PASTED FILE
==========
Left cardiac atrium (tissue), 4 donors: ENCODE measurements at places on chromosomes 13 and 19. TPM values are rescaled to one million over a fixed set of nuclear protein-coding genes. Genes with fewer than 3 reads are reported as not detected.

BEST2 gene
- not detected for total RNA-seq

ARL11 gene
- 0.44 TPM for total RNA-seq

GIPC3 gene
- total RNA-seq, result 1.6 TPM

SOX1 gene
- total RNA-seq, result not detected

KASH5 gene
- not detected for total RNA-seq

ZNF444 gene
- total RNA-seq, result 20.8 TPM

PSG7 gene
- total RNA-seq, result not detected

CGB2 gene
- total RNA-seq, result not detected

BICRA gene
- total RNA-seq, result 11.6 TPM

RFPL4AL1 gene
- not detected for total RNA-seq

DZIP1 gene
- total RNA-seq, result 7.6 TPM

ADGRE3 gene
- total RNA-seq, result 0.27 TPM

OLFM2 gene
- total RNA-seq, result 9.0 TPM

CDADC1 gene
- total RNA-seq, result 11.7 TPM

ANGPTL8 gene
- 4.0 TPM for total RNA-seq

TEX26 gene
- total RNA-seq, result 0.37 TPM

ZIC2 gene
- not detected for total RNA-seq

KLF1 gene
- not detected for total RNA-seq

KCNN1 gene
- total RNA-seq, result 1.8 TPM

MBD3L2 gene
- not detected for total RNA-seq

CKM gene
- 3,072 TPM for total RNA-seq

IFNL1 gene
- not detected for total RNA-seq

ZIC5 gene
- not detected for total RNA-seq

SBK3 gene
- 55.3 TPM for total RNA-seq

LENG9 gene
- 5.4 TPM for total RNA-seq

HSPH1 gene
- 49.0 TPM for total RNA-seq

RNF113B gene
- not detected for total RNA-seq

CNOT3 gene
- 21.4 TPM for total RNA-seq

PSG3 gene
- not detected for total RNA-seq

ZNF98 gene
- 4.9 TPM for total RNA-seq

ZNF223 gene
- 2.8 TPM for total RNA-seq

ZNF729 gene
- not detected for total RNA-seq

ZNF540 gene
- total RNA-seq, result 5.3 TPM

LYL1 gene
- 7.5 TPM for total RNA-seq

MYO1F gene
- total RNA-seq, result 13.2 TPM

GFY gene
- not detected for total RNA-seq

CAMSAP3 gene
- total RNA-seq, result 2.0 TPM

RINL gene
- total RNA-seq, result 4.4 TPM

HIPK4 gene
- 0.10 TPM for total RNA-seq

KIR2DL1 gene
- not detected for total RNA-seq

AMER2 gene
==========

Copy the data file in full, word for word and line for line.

Left cardiac atrium (tissue), 4 donors: ENCODE measurements at places on chromosomes 13 and 19. TPM values are rescaled to one million over a fixed set of nuclear protein-coding genes. Genes with fewer than 3 reads are reported as not detected.

BEST2 gene
- not detected for total RNA-seq

ARL11 gene
- 0.44 TPM for total RNA-seq

GIPC3 gene
- total RNA-seq, result 1.6 TPM

SOX1 gene
- total RNA-seq, result not detected

KASH5 gene
- not detected for total RNA-seq

ZNF444 gene
- total RNA-seq, result 20.8 TPM

PSG7 gene
- total RNA-seq, result not detected

CGB2 gene
- total RNA-seq, result not detected

BICRA gene
- total RNA-seq, result 11.6 TPM

RFPL4AL1 gene
- not detected for total RNA-seq

DZIP1 gene
- total RNA-seq, result 7.6 TPM

ADGRE3 gene
- total RNA-seq, result 0.27 TPM

OLFM2 gene
- total RNA-seq, result 9.0 TPM

CDADC1 gene
- total RNA-seq, result 11.7 TPM

ANGPTL8 gene
- 4.0 TPM for total RNA-seq

TEX26 gene
- total RNA-seq, result 0.37 TPM

ZIC2 gene
- not detected for total RNA-seq

KLF1 gene
- not detected for total RNA-seq

KCNN1 gene
- total RNA-seq, result 1.8 TPM

MBD3L2 gene
- not detected for total RNA-seq

CKM gene
- 3,072 TPM for total RNA-seq

IFNL1 gene
- not detected for total RNA-seq

ZIC5 gene
- not detected for total RNA-seq

SBK3 gene
- 55.3 TPM for total RNA-seq

LENG9 gene
- 5.4 TPM for total RNA-seq

HSPH1 gene
- 49.0 TPM for total RNA-seq

RNF113B gene
- not detected for total RNA-seq

CNOT3 gene
- 21.4 TPM for total RNA-seq

PSG3 gene
- not detected for total RNA-seq

ZNF98 gene
- 4.9 TPM for total RNA-seq

ZNF223 gene
- 2.8 TPM for total RNA-seq

ZNF729 gene
- not detected for total RNA-seq

ZNF540 gene
- total RNA-seq, result 5.3 TPM

LYL1 gene
- 7.5 TPM for total RNA-seq

MYO1F gene
- total RNA-seq, result 13.2 TPM

GFY gene
- not detected for total RNA-seq

CAMSAP3 gene
- total RNA-seq, result 2.0 TPM

RINL gene
- total RNA-seq, result 4.4 TPM

HIPK4 gene
- 0.10 TPM for total RNA-seq

KIR2DL1 gene
- not detected for total RNA-seq

AMER2 gene